Nathan Glazer, a Harvard sociologist and outspoken intellectual best known for rising neoconservatism in the 1970s, has died. He was 95.
His daughter, Sarah Glazer Khedouri, confirmed his death, saying her father passed away at his home in Cambridge on Saturday, January 19.
Nathan was also a contributor to The Lonely Crowd (1950) which was one of the popular social science works in the postwar years. Additionally, he was also a co-author of Beyond the Melting Pot (1963).
Rest in Peace, Nathan Glazer. pic.twitter.com/ALp2pLWW7K— Joshua Tait (@Joshua_A_Tait) January 19, 2019
Dr. Glazer, who was also a writer and editor, published nearly 20 books in his life. The most representative title he created was 1988's The Limits of Social Policy.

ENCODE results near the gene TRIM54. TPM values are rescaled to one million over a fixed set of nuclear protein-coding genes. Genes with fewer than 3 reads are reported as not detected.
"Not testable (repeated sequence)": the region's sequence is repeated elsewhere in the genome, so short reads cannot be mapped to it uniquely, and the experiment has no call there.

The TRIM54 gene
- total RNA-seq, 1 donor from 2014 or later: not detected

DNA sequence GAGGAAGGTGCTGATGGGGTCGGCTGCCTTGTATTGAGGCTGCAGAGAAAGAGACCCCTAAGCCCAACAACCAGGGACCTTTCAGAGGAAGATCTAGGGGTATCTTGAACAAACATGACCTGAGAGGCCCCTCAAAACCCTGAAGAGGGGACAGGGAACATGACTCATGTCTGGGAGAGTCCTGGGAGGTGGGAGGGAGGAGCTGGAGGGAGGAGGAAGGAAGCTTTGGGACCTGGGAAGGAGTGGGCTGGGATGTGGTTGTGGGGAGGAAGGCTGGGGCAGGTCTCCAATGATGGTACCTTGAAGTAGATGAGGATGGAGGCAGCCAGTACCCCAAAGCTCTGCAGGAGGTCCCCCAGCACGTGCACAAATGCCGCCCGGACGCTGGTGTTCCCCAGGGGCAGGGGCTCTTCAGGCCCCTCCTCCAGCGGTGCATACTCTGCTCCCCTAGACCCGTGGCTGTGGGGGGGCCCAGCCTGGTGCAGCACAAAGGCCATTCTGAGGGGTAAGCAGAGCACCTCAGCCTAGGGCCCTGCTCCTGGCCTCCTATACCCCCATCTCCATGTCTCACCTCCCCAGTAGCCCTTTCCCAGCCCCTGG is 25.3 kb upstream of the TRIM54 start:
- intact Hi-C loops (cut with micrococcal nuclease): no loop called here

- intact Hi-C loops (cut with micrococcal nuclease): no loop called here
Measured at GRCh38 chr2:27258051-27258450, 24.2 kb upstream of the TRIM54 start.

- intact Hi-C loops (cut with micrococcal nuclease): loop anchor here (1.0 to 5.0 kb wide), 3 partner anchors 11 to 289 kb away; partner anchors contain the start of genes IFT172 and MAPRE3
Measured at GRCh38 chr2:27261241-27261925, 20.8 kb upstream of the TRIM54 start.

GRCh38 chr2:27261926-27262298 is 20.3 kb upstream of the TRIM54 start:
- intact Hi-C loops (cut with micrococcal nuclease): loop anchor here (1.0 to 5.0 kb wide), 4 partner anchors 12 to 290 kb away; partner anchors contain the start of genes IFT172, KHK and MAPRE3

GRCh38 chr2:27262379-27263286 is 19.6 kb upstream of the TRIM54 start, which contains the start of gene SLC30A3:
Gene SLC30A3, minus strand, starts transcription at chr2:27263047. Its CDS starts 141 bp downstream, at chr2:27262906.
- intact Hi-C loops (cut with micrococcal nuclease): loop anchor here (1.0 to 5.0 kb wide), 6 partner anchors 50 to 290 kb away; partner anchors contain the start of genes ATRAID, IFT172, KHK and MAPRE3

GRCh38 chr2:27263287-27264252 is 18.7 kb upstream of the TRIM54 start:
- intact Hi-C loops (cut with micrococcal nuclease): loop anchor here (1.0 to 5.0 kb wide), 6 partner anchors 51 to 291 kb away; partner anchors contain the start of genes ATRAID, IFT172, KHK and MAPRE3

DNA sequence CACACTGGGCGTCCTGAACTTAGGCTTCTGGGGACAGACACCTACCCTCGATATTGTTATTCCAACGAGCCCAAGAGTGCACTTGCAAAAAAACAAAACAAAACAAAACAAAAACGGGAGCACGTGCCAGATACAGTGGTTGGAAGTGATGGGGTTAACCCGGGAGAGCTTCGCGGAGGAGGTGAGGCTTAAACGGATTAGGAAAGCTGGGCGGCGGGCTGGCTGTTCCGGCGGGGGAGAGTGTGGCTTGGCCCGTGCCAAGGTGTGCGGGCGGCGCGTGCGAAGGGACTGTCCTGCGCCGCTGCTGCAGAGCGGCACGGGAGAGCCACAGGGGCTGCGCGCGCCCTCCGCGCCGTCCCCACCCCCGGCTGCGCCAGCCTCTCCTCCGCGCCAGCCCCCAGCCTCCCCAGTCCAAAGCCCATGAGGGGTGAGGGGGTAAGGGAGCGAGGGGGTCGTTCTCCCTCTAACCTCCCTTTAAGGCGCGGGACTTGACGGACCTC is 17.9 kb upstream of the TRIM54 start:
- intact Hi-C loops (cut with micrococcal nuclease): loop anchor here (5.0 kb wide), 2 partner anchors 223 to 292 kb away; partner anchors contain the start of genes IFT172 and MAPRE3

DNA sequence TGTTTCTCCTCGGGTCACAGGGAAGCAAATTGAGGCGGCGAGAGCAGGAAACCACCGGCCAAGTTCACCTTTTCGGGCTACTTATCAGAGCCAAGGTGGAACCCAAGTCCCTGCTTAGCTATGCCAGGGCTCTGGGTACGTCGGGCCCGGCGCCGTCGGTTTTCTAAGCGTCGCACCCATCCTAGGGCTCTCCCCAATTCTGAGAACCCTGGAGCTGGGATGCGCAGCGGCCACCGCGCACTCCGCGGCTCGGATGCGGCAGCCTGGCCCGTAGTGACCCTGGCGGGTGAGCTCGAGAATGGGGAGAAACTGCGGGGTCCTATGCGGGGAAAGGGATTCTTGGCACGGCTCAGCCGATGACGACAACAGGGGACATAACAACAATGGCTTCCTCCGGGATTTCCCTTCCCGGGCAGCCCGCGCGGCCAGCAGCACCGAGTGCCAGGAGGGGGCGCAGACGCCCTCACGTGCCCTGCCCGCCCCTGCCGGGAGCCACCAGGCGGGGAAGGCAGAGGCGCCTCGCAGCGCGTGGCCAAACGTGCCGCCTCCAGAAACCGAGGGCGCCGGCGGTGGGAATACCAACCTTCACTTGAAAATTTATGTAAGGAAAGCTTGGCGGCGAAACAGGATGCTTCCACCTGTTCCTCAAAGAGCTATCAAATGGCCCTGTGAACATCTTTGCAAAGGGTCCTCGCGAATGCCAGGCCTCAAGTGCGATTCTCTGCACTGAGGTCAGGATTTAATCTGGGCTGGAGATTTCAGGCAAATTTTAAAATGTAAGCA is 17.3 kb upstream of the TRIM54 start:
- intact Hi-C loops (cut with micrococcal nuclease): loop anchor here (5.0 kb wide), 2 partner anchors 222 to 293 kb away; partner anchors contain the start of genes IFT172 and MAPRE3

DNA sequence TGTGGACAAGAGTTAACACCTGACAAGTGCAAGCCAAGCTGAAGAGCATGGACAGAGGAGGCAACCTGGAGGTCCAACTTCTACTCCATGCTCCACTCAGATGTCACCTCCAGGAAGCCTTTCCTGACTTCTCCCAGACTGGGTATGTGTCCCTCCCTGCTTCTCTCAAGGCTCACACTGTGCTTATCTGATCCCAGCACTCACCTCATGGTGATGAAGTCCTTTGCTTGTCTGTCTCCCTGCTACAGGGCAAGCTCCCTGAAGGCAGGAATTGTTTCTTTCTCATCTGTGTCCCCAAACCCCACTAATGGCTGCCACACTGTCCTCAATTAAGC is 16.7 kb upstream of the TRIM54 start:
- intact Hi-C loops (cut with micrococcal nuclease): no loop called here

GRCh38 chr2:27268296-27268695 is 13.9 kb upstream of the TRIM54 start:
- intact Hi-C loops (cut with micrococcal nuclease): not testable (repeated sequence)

His 1975 book, Affirmative Discrimination, clearly stated the neoconservative view on the latter issue. In the book, he wrote of the need to "reestablish the simple and clear understanding that rights attach to the individual, not the group".
He also wrote in the book that "public policy must be exercised without distinction of race, color, or national origin".
Dr. Glazer was once married to writer Ruth Gay. He is survived by his second wife, Sulochana Glazer; three daughters, Sarah, Sophie and Elizabeth; seven grandchildren; and two great-grandchildren.
Funeral services for the late sociologist will be announced in the coming days. Rest in Peace Nathan Glazer!
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